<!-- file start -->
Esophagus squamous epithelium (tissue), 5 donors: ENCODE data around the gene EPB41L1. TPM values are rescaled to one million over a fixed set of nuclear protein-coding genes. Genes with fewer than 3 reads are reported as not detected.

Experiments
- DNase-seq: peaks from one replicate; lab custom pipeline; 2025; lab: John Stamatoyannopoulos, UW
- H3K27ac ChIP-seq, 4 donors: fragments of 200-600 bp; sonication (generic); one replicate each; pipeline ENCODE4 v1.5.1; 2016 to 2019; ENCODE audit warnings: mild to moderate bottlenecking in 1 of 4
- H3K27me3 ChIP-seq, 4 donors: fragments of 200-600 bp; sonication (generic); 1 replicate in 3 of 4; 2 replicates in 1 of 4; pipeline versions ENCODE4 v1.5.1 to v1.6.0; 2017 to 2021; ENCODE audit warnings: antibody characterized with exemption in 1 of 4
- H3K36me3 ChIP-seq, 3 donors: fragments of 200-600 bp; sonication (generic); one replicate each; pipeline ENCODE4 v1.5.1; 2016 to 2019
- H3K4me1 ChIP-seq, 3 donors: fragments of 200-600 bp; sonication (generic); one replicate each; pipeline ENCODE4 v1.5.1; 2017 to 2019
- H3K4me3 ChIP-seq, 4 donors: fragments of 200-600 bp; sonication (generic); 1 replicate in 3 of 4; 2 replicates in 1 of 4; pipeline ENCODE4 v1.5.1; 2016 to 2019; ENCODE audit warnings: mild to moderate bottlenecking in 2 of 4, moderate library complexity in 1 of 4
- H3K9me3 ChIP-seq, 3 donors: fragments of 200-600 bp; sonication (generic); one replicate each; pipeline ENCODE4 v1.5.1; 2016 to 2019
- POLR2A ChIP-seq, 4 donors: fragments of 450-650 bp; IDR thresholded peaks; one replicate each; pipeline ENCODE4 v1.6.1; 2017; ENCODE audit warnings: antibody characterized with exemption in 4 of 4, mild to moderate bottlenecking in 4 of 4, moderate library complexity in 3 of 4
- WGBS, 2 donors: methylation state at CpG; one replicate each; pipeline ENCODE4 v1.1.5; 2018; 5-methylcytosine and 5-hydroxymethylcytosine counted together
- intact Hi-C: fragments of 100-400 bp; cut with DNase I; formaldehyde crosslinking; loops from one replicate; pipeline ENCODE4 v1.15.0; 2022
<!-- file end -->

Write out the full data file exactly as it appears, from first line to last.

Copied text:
Esophagus squamous epithelium (tissue), 5 donors: ENCODE data around the gene EPB41L1. TPM values are rescaled to one million over a fixed set of nuclear protein-coding genes. Genes with fewer than 3 reads are reported as not detected.

Experiments
- DNase-seq: peaks from one replicate; lab custom pipeline; 2025; lab: John Stamatoyannopoulos, UW
- H3K27ac ChIP-seq, 4 donors: fragments of 200-600 bp; sonication (generic); one replicate each; pipeline ENCODE4 v1.5.1; 2016 to 2019; ENCODE audit warnings: mild to moderate bottlenecking in 1 of 4
- H3K27me3 ChIP-seq, 4 donors: fragments of 200-600 bp; sonication (generic); 1 replicate in 3 of 4; 2 replicates in 1 of 4; pipeline versions ENCODE4 v1.5.1 to v1.6.0; 2017 to 2021; ENCODE audit warnings: antibody characterized with exemption in 1 of 4
- H3K36me3 ChIP-seq, 3 donors: fragments of 200-600 bp; sonication (generic); one replicate each; pipeline ENCODE4 v1.5.1; 2016 to 2019
- H3K4me1 ChIP-seq, 3 donors: fragments of 200-600 bp; sonication (generic); one replicate each; pipeline ENCODE4 v1.5.1; 2017 to 2019
- H3K4me3 ChIP-seq, 4 donors: fragments of 200-600 bp; sonication (generic); 1 replicate in 3 of 4; 2 replicates in 1 of 4; pipeline ENCODE4 v1.5.1; 2016 to 2019; ENCODE audit warnings: mild to moderate bottlenecking in 2 of 4, moderate library complexity in 1 of 4
- H3K9me3 ChIP-seq, 3 donors: fragments of 200-600 bp; sonication (generic); one replicate each; pipeline ENCODE4 v1.5.1; 2016 to 2019
- POLR2A ChIP-seq, 4 donors: fragments of 450-650 bp; IDR thresholded peaks; one replicate each; pipeline ENCODE4 v1.6.1; 2017; ENCODE audit warnings: antibody characterized with exemption in 4 of 4, mild to moderate bottlenecking in 4 of 4, moderate library complexity in 3 of 4
- WGBS, 2 donors: methylation state at CpG; one replicate each; pipeline ENCODE4 v1.1.5; 2018; 5-methylcytosine and 5-hydroxymethylcytosine counted together
- intact Hi-C: fragments of 100-400 bp; cut with DNase I; formaldehyde crosslinking; loops from one replicate; pipeline ENCODE4 v1.15.0; 2022